I am guilty of playing into greenwashed products. I had heard of the term greenwashing, but before this class I was not sure exactly how it was advertised to people. I would say that I like to do my research on the products I use, but honestly most of the product choices that I make are because my parents use them and I’ve grown up using them or eating them in my household. Since I have become more invested in environmental issues and now that I live on my own, I have been trying to buy ‘organic’ and I’ve been trusting the labels just because they seem to be “better”. I am probably guilty of the feel-good-feelings I get from buying these products, as many other people do as well. Take organic, for example. Some people see the stigma with it, and just see it as extra money for the same types of goods. Vegetables, for example, are highly advertised as organic. I personally have tried to find the better products in the grocery that I feel come from more honest companies, or the food was made in a way where everyone (and everything) was treated fairly. But, according to an article titled “The Top 25 Greenwashed Products in America,” these products range from air travel to toys and beauty products. It is not just food, which is what some people automatically think of.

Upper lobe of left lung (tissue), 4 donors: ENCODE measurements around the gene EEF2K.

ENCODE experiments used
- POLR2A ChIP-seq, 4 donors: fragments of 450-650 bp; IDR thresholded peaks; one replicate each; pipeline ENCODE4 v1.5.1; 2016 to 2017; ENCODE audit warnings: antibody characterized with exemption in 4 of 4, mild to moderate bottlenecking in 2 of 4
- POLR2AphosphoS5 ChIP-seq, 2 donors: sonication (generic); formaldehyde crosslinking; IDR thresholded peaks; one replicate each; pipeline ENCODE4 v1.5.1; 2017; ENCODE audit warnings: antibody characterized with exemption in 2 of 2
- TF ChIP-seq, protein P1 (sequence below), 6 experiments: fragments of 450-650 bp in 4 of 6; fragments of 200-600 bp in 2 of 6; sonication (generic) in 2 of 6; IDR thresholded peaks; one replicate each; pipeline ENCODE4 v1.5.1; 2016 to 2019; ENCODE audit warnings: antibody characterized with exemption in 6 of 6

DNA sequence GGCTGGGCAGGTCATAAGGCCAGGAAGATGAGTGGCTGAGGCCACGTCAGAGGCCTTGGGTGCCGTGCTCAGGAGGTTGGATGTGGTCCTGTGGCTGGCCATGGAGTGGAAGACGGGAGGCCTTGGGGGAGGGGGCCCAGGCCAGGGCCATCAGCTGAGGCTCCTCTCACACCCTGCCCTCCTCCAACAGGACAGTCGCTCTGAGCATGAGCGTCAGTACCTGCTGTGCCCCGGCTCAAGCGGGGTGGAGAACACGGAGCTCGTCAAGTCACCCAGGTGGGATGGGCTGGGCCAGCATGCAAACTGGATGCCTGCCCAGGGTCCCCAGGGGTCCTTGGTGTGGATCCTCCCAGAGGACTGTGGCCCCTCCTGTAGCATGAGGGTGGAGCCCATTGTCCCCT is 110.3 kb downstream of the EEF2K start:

The first product that I would like to look at is household cleaner. In the past, I have always used the same brands my parents use, but I got a coupon for this brand and, hey, it is called Simple Truth Organic so it must be better right? The label is green and says things like “Non-toxic,” “USDA Organic,” and “Non GMO.” Why would household cleaners be genetically modified in the first place? Maybe this is just the company’s way of getting people to buy this product, since it is right next to the label for organic. The label also claims “No animal testing or ingredients” and “Simply free from parabens, sulfates, triclosan, phosphates, and ammonia.” Though this product seems to be reliable and truthful with its ingredients and labels, there was a lawsuit with the same company’s meat. The lawsuit talked about how the poultry was raised in close confines, despite talking about a ‘cage free and humane environment.’ Though this source might not be as reliable, I was curious about the meat that I buy. Miller Amish Country Poultry is a company that uses phrases like “All Natural,” “Home Grown,” and “Hand Trimmed.” On their website, they claim they are now GMO free, organic, and antibiotic free. Again, this company seems reliable, but it is difficult to find anything that really talks about the processes of production. In that article from the first paragraph, meat is one product that is said to be highly greenwashed because of factory farms and saltwater plumping, as well as feeding the animals GMO corn. Another product that I use, Horizon dairy, was downgraded from organic to “natural”. This term is highly unregulated, because there is no common definition for what this should include. Though the cows themselves, just like the meat, might not be directly injected and be GMO, what they eat can be. I was not as savvy a shopper as I thought I was, and being able to navigate through the grocery with all false labels just means that doing your research can be more beneficial than anything else. How to avoid it when it is everywhere, especially when text on processing is difficult to find? Maybe, again, shopping local will provide you with the opportunity to talk to those who grow, make, care for the products that you buy.